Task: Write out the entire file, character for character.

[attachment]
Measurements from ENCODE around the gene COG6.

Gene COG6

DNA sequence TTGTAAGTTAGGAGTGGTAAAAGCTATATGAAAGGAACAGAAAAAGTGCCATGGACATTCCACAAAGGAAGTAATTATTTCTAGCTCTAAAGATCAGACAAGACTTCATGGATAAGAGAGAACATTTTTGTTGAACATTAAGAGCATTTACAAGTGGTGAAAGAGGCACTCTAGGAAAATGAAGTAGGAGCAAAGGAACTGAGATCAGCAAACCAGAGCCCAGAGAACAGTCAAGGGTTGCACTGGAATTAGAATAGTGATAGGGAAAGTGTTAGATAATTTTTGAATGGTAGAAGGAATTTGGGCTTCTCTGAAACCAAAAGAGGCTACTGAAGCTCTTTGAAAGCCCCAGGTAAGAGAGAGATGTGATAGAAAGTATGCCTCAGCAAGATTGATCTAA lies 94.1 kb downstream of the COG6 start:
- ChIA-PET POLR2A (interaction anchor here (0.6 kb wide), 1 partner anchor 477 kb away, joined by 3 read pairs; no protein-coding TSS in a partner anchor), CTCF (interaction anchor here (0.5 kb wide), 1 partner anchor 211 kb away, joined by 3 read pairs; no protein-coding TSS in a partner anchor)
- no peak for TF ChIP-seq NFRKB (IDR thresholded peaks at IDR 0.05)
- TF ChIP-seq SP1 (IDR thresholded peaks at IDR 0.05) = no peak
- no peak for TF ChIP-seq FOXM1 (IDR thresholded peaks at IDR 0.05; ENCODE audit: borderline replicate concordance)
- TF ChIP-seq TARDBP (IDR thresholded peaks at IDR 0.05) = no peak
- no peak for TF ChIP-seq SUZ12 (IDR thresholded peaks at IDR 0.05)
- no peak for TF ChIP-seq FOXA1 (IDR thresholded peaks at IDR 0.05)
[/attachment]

Measurements from ENCODE around the gene COG6.

Gene COG6

DNA sequence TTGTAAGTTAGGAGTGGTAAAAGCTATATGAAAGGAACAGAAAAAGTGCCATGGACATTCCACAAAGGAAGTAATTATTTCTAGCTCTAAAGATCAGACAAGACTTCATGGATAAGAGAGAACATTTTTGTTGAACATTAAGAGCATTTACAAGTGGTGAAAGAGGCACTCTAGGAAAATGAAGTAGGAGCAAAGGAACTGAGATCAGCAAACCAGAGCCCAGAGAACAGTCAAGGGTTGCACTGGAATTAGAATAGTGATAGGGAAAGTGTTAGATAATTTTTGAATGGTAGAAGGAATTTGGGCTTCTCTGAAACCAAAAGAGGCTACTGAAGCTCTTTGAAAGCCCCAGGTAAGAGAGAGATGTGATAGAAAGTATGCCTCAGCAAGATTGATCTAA lies 94.1 kb downstream of the COG6 start:
- ChIA-PET POLR2A (interaction anchor here (0.6 kb wide), 1 partner anchor 477 kb away, joined by 3 read pairs; no protein-coding TSS in a partner anchor), CTCF (interaction anchor here (0.5 kb wide), 1 partner anchor 211 kb away, joined by 3 read pairs; no protein-coding TSS in a partner anchor)
- no peak for TF ChIP-seq NFRKB (IDR thresholded peaks at IDR 0.05)
- TF ChIP-seq SP1 (IDR thresholded peaks at IDR 0.05) = no peak
- no peak for TF ChIP-seq FOXM1 (IDR thresholded peaks at IDR 0.05; ENCODE audit: borderline replicate concordance)
- TF ChIP-seq TARDBP (IDR thresholded peaks at IDR 0.05) = no peak
- no peak for TF ChIP-seq SUZ12 (IDR thresholded peaks at IDR 0.05)
- no peak for TF ChIP-seq FOXA1 (IDR thresholded peaks at IDR 0.05)